Part of an elaborate ruse to dupe you into attending this Friday’s show.
Rainbow Arabia operate in the borderlands between former tour mates Gang Gang Dance and The Knife. Thus far, the comparisons have somewhat overshadowed the music itself — an olla podrida of international styles intended for audiences who have eaten olla podrida (I have not, but it looks disgusting).
Balancing a love of the Subliminal Frequencies compilations with 80s noir-wave pop (Depeche Mode, New Order, OMD)., they incorporate everything from African trance groove to Middle Eastern folk to a well-subliminated love of Desmond Dekker. A local staple over the last three years, their new album Boys and Diamonds finds them making the leap to Kompakt, one of the world’s most celebrated techno imprints. Accordingly, they’ve absorbed a penchant for an icy minimalism that melts smoothly into their equatorial influences. In contrast to their cognates, Matthew Perpetua aptly described them as “going to a different place with a familiar template. More physical, less programmed. More sparkling, less goth. More island, less tundra.” After all, it never really freezes in LA.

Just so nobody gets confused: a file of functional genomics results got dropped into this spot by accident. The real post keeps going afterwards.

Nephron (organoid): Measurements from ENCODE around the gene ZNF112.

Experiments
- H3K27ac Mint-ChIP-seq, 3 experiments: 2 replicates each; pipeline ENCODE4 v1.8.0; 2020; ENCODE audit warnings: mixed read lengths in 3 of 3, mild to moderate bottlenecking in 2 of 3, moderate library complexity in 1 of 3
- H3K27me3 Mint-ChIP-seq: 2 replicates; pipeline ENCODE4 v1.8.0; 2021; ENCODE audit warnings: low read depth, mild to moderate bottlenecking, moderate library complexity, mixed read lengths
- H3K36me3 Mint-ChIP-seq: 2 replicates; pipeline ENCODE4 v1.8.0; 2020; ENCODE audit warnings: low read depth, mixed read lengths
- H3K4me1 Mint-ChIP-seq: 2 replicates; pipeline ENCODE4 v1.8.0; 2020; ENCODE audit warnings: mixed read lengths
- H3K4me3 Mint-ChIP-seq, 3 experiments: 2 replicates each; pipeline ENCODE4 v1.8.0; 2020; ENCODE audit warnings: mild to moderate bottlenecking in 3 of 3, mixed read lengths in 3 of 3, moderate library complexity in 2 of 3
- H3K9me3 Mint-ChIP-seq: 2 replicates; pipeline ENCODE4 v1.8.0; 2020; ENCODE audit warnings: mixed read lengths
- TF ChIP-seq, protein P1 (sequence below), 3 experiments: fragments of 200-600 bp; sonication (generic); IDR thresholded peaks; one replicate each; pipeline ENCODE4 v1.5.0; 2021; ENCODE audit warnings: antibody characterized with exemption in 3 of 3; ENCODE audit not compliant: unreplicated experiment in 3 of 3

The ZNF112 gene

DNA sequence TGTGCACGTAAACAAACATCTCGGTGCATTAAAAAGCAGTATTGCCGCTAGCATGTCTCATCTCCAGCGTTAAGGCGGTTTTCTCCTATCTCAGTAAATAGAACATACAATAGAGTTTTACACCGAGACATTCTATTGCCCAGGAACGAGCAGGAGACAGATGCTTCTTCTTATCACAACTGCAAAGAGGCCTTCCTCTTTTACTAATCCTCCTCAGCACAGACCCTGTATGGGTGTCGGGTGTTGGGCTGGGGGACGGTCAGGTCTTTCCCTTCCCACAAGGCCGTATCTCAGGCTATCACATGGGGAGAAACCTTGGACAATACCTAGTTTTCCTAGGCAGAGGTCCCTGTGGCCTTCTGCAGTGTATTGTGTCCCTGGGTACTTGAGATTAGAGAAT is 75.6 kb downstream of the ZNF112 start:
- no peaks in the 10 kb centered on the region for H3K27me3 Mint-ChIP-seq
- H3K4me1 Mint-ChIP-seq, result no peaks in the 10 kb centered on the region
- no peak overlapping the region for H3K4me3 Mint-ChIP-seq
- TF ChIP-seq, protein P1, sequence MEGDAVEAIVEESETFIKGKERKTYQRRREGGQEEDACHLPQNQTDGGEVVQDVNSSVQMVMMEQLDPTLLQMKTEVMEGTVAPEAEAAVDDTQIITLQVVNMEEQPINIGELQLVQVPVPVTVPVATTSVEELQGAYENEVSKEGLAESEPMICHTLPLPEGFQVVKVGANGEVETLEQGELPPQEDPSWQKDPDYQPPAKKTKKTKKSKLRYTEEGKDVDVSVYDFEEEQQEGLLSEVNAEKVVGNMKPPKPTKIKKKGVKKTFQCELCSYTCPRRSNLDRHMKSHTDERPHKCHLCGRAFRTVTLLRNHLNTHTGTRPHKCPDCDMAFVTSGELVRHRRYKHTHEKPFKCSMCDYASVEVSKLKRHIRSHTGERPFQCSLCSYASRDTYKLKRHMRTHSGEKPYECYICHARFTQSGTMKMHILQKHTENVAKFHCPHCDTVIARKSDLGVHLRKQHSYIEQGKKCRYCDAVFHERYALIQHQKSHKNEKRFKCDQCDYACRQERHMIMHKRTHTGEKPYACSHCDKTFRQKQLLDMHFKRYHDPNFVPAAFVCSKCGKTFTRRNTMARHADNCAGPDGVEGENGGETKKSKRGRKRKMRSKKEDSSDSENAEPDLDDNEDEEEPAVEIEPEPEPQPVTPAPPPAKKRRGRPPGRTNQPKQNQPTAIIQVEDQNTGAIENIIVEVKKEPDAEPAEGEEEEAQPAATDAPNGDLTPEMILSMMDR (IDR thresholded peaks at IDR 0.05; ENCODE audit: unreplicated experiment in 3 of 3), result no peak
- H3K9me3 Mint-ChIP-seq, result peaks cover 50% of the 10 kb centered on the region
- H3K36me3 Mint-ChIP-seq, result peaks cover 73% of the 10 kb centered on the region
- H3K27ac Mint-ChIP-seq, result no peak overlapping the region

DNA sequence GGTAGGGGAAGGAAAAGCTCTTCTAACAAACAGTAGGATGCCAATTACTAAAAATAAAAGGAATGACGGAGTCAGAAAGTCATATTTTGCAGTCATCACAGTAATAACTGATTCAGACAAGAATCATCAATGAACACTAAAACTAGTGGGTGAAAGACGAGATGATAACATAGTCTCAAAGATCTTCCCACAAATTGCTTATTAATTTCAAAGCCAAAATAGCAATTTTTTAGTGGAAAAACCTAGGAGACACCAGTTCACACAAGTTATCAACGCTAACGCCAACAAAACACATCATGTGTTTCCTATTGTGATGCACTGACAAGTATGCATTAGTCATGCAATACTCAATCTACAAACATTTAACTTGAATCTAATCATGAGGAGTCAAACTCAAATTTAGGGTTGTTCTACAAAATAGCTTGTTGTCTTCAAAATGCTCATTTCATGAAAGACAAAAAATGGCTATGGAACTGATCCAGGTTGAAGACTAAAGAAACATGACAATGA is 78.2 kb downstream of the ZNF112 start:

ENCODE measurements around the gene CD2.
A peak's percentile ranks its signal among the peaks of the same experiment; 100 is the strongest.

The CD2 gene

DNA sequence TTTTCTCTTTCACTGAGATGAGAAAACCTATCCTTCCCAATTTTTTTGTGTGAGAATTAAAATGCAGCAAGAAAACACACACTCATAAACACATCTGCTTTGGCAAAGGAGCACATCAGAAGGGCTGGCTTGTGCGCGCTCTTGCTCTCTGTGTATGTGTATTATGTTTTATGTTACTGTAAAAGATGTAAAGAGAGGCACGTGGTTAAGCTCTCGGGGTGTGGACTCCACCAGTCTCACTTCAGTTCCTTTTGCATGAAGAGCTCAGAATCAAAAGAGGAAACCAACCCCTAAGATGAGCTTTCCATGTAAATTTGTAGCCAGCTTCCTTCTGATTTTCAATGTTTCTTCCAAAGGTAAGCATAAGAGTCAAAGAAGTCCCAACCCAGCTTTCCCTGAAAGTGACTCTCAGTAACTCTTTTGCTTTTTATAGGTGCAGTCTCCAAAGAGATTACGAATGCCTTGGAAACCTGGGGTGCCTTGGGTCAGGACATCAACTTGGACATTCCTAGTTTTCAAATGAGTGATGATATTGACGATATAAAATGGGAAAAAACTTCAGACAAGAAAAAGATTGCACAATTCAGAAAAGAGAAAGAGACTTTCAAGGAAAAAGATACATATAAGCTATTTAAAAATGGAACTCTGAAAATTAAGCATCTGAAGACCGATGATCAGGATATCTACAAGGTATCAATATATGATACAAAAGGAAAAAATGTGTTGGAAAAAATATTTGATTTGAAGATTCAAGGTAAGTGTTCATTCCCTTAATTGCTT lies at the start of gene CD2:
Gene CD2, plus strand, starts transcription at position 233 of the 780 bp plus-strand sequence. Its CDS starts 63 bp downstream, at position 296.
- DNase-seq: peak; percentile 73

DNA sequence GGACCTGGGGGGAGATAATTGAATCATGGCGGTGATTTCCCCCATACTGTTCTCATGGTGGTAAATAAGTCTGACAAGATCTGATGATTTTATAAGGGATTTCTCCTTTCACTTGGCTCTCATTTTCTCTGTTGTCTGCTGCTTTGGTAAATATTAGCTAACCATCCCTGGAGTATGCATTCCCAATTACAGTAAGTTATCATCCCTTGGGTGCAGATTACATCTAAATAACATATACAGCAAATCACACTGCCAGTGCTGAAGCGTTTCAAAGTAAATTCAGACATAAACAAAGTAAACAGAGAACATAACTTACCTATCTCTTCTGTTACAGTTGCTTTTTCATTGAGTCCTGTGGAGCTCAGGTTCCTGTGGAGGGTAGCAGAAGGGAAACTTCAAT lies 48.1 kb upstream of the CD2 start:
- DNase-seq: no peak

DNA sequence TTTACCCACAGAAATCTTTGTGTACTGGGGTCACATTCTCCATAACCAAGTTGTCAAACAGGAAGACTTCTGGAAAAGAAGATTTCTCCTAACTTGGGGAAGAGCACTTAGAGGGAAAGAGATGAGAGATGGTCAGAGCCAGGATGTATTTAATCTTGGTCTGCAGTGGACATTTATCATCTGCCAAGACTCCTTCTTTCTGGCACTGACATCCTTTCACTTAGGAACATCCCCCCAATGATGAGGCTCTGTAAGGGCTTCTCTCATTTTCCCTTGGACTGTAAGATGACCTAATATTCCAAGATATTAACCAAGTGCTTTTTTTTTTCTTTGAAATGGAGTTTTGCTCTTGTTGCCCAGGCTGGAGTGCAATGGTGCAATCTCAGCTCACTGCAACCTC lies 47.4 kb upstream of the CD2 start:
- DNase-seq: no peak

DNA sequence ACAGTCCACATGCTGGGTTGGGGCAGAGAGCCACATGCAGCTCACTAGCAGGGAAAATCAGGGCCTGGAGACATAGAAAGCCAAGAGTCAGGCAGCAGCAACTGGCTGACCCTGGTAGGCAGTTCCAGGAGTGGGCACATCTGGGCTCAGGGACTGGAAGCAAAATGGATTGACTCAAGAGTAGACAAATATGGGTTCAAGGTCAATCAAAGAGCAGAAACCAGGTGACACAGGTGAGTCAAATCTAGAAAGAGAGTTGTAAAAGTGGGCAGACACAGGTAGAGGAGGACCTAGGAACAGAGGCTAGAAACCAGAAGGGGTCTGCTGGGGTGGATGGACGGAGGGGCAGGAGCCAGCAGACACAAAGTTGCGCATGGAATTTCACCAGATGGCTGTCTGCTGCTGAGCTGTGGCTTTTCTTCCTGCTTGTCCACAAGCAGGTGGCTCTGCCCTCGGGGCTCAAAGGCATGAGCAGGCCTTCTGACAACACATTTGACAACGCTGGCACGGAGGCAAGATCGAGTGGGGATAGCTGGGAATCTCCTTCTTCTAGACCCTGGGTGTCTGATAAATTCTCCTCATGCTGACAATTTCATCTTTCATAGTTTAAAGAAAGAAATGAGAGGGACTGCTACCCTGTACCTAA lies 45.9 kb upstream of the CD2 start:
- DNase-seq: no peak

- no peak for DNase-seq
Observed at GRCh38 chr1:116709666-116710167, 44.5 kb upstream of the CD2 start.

The sticking point for naysayers will probably be Tiffany Preston’s voice. Admittedly, it’s a make-or-break proposition. Her singing style eschews slickness for staccato rhythms, hop-scotching through each track with attention but not total adherence to the melody. At times, it even reminds me of a less jarring version of Satomi from Deerhoof. If that doesn’t sound like an endorsement, you might not like this record. But in the live context, even inveterate cynics are likely to find themselves charmed. Despite the pretentiousness of the influence list, there’s a unprocessed approach to performance. Slicing guitars, hard drum machines, and danceable grooves. It’s supposed to be fun. I think it is.